Early Sunday morning I received a call from our emergency team telling me about the fire at Garth House (Sheltered Housing) in Cricklewood and that the elderly residents of the building had been safely rescued and moved to an emergency rest centre we had set up. I went to the centre to make a brief visit (not wishing to get under their feet) just to see how these things work and to see if the systems we practice work when the time comes to put them into action. As expected the residents were upset at having had to leave their belongings (including for many essential medication) and cherished possessions, but the rest centre team were doing an amazing job, people were being fed and provided with hot drinks as expected. Emergency contacts for residents were being contacted (and there was a steady flow of relatives coming to pick up their elderly mothers/fathers) and a doctor was on site, checking people out and making provision to replace medications.

Those residents that couldn't be found alternative accommodation were quickly put into a nearby hotel, together with a member of the emergency team to ensure all was well. On top of that the residents had had to leave their clothes behind and so one of the emergency centre team went across to Brent Cross to buy the bare essentials where necessary. On the way home I swung past Garth House to see the damage from a distance. Apparently 20 pumps from across London had been in attendance which underlined the scale and threat of the blaze. Much of the block is beyond repair and likely to be demolished but what struck me in particular about the damage was that new buildings have the latest fire resistant materials and mechanisms which older buildings don't have. Luckily everyone was safe and unharmed (thanks to the Fire crews) and we will hopefully rehouse everyone in new (and probably better) accommodation.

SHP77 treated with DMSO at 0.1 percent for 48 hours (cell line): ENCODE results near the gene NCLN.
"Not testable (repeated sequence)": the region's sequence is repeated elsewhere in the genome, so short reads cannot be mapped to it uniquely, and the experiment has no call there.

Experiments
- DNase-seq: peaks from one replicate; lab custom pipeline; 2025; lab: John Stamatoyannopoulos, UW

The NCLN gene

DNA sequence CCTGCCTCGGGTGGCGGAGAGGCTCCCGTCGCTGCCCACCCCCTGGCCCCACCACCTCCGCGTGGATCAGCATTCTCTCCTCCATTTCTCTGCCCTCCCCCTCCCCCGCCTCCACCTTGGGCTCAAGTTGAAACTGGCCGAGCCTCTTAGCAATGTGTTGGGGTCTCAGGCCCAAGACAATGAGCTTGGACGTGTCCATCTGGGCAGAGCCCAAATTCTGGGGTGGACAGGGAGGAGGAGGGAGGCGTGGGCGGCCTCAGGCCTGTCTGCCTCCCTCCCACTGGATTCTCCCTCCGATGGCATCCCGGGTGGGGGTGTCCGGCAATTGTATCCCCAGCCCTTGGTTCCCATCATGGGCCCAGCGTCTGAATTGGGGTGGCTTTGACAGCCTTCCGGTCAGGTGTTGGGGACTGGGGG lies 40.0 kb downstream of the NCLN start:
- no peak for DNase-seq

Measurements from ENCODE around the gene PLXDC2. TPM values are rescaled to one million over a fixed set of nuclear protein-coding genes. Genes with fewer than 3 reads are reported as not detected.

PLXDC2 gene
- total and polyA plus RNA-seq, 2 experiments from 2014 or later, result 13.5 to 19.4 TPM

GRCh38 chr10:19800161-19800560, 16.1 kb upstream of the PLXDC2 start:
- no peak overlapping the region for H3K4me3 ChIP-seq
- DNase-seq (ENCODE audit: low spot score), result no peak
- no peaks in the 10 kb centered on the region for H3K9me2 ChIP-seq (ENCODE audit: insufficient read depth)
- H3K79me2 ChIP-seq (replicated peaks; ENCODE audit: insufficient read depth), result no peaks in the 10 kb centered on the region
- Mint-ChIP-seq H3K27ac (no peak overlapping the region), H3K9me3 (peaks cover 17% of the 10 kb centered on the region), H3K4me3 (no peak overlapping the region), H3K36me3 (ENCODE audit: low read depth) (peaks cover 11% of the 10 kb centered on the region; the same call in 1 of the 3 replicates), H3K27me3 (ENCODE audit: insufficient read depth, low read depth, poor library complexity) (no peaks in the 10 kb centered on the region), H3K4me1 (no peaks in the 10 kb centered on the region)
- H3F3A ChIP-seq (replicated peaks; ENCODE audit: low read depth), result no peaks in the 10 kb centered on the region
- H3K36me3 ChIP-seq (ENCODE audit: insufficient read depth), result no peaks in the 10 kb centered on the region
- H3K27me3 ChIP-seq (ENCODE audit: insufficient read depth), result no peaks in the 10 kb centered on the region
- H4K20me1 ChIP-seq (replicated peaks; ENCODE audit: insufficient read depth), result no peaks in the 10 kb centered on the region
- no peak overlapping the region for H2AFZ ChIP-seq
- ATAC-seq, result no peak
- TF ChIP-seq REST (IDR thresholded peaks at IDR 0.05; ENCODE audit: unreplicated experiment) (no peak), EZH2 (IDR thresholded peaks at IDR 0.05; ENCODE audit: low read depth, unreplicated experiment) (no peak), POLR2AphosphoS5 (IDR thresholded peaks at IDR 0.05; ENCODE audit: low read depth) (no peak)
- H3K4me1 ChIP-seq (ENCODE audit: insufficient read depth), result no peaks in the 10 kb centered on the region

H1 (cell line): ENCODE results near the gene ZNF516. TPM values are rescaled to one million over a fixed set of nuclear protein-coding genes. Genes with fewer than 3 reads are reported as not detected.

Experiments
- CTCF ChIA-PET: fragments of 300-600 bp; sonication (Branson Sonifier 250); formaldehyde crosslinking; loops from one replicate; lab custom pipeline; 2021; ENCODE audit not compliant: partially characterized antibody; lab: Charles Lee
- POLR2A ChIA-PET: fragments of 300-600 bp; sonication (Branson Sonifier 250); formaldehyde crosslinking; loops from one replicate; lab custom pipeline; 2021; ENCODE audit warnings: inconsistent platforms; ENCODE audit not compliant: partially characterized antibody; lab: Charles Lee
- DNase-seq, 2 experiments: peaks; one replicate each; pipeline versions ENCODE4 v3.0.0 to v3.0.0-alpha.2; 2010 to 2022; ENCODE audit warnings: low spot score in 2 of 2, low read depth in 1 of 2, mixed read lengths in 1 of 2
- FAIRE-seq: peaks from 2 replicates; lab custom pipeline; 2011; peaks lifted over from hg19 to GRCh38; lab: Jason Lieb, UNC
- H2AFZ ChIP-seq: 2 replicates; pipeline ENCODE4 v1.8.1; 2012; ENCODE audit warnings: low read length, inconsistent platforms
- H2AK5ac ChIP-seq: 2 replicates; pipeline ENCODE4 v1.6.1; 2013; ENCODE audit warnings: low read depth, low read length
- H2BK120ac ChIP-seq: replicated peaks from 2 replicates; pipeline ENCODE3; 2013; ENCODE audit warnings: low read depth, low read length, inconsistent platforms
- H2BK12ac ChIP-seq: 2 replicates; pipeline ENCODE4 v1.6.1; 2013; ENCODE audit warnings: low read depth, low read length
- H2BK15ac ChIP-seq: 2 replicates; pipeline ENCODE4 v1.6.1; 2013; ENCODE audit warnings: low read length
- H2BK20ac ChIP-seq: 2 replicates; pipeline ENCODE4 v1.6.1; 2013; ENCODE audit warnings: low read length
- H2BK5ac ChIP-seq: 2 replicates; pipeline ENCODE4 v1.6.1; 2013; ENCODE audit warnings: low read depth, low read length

All in all the emergency services were outstanding and the team work of the Council and Barnet Homes teams was impressive.